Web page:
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Questions about my new 2414 / K321 PK


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#16 dzignr_tastz OFFLINE  

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Posted April 02, 2015 - 06:19 PM

And she runs! Rather well in fact, with nothing more than a pretty basic carb disassembly and cleaning, float bowl ring gasket (whoever had it apart before never reinstalled one and was using only the neoprene splash guard as a gasket... which the outside of the bowl clearly showed), air filter housing to carb gasket (bottom quarter where there isn't a screw had deteriorated), and some fresh gas with a couple ounces of Seafoam added.

Put hydraulics on it. Not hard to do, lots of stuff on eBay for these.

What's required? Controls, mounting, hitch lift cylinder, hoses, grommets, and tank? And where do the front lines that I constantly see running to the front through the grommets go?

EDIT: Nevermind; think I answered my own question. They go to the pump/pulley assembly, which mounts under the hood and connects to the shaft pulleys via belt. Dunno how I left out the arguably most important part... the PUMP!

(Prolly because I haven't seen one on eBay yet, but finally ran across a compete assembly on CL, then dug up a diagram on Groups...)

Edited by dzignr_tastz, April 02, 2015 - 09:42 PM.


#17 dzignr_tastz OFFLINE  

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Posted April 16, 2015 - 10:27 PM

Guess I'm just gonna use this thread as my "current random questions of necessity" one for now.

Doesn't the front PTO run at 2200 rpm at a max 3600 rpm engine speed? Anyone know if the mid-PTO runs at the same rpm, or does it run full speed? Additionally, any clue what the stock hydraulic pump spins at with the stock 4" pulley in relation to the mid-PTO speeds? Couldn't find specifics in the manuals, or overlooked them.

Also, the tandem transmission doesn't have any bearing on the PTO speeds, does it? I know it's required for the tillers, but isn't it just an for added gear reduction for the differential, and thus tractor movement speed while tilling? I can only imagine there's some sort of reduction gear in the tiller itself to further reduce the rpm of the tines in relation to PTO speed (as 2200 rpms seems mighty quick), but don't see the rear tranny having any reverse affect on the other side of the engine...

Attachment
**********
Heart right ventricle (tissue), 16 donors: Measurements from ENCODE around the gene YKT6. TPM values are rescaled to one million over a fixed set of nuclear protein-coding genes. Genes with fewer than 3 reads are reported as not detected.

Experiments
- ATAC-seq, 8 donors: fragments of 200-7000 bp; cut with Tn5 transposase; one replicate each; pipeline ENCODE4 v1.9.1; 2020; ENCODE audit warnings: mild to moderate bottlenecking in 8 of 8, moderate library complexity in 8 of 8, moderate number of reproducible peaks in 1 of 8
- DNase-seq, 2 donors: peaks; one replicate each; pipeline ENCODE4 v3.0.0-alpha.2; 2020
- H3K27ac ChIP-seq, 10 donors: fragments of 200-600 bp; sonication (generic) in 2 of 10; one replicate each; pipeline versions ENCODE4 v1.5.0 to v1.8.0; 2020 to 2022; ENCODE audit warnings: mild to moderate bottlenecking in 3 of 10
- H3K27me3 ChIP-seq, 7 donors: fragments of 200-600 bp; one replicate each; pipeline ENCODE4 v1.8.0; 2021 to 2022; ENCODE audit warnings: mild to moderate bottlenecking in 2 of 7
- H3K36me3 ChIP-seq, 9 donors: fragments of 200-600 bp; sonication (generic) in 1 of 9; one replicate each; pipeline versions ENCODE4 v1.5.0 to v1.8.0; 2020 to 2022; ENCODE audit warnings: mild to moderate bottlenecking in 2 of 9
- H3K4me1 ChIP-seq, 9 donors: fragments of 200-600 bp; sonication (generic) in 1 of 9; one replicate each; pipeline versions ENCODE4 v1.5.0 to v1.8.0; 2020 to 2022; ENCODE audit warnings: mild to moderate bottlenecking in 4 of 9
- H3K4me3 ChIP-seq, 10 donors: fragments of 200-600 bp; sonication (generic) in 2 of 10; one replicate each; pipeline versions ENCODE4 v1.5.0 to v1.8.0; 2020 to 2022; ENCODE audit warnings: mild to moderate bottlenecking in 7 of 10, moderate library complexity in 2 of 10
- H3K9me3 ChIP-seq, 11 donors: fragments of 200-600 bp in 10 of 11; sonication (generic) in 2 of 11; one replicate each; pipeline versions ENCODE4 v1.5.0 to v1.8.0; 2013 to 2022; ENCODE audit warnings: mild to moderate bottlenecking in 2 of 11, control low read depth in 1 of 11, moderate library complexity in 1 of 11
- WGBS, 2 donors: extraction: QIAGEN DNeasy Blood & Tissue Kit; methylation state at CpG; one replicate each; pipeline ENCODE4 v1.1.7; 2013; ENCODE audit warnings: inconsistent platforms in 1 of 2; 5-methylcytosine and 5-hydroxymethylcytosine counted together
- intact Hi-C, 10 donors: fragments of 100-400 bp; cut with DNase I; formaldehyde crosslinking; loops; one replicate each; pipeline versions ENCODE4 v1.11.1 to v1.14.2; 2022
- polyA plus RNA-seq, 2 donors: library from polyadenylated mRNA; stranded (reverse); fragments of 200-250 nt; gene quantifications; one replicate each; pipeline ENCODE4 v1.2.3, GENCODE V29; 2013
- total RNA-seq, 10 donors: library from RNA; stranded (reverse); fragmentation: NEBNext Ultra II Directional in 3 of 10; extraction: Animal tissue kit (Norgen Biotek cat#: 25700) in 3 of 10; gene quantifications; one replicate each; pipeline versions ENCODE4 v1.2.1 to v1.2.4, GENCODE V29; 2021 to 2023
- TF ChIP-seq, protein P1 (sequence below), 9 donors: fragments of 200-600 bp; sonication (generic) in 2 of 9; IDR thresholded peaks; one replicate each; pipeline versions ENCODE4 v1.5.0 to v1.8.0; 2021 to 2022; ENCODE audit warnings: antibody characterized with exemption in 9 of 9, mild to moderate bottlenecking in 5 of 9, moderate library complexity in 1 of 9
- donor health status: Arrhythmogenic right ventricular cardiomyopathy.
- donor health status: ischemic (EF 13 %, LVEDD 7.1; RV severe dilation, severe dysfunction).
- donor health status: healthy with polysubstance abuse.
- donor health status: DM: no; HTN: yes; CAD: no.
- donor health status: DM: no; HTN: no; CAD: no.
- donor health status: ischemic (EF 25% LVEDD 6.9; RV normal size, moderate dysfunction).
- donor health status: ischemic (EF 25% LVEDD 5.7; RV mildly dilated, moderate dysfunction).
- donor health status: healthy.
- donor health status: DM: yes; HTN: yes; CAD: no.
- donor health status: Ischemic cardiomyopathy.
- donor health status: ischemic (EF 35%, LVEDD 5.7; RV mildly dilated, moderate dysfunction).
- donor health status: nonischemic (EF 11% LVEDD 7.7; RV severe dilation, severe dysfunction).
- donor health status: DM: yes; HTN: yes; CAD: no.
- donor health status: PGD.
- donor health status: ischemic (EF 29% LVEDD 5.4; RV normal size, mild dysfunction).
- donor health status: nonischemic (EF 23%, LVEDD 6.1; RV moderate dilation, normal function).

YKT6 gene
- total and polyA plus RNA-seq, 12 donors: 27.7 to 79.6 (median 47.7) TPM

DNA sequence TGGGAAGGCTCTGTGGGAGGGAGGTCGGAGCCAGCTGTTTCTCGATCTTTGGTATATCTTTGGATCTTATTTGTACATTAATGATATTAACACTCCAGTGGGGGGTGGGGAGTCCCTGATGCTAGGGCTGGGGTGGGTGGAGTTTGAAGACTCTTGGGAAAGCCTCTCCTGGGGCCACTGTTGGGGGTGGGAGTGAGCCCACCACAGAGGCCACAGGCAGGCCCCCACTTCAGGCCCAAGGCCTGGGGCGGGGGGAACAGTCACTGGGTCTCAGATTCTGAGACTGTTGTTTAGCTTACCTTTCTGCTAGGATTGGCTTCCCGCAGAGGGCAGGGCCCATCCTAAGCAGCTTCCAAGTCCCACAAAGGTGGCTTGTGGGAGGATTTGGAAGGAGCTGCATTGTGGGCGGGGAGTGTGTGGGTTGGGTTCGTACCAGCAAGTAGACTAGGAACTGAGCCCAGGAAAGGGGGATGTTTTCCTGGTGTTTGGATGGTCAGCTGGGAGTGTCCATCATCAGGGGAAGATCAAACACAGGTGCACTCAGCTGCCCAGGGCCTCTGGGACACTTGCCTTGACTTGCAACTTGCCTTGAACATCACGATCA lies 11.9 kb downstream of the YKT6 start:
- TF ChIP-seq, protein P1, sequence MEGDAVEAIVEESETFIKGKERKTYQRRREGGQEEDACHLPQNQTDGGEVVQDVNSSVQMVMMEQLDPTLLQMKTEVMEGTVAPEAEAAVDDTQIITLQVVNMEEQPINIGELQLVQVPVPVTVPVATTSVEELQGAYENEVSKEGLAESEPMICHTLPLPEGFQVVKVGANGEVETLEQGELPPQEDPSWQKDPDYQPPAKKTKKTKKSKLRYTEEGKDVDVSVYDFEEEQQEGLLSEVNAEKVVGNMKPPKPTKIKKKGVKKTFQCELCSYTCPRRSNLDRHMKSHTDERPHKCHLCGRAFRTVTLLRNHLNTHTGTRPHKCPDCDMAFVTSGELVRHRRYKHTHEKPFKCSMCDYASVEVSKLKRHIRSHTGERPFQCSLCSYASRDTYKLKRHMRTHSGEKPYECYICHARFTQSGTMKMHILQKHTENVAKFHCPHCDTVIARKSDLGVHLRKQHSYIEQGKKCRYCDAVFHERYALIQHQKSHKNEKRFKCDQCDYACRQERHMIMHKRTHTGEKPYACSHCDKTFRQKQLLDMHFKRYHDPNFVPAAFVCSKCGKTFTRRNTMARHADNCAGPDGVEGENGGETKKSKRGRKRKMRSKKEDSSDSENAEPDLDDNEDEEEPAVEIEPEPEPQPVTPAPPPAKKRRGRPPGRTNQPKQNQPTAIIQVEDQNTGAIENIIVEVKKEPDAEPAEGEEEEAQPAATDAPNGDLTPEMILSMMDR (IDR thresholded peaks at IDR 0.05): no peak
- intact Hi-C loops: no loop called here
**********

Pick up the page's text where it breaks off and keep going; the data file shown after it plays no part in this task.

Bear with me. Contemplating a loader with an aftermarket pump that needs a subframe fabbed and think I just about have all the pieces of the puzzle worked out...

#18 David Brown OFFLINE  

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Posted April 17, 2015 - 04:47 AM

Guess I'm just gonna use this thread as my "current random questions of necessity" one for now.

Doesn't the front PTO run at 2200 rpm at a max 3600 rpm engine speed? Anyone know if the mid-PTO runs at the same rpm, or does it run full speed? Additionally, any clue what the stock hydraulic pump spins at with the stock 4" pulley in relation to the mid-PTO speeds? Couldn't find specifics in the manuals, or overlooked them.

Also, the tandem transmission doesn't have any bearing on the PTO speeds, does it? I know it's required for the tillers, but isn't it just an for added gear reduction for the differential, and thus tractor movement speed while tilling? I can only imagine there's some sort of reduction gear in the tiller itself to further reduce the rpm of the tines in relation to PTO speed (as 2200 rpms seems mighty quick), but don't see the rear tranny having any reverse affect on the other side of the engine...

Bear with me. Contemplating a loader with an aftermarket pump that needs a subframe fabbed and think I just about have all the pieces of the puzzle worked out...

The front PTO I believe is a 2000 RPM unit.  It's the only PTO on the tractor.  The clutch pulley has grooves for belts to act as a mid mount PTO but the only thing that runs off of that is the hydraulic pump.

 

The dual trasmissions have nothing to do with the PTO speeds.  That set up merely slows the ground speed of the tractor so that you can use a tiller or snowblower.  It will come in handy with a front end loader also as the clutch can be a little touchy.  I think you can see where this is going.

 

As for the hydraulic pump, there are two different pumps for these tractors.  One standard pump which is rated at (it's been a while for me folks so the numbers may not be exact here) 1.7 GPM while the pump for the loader is around 7 GPM.  If your plans to add a loader are set in stone, get the larger pump now but, beware, it makes the three point VERY fast.  I used to tell people that I was waiting for the time when my three point was going to throw my counterweight over my head!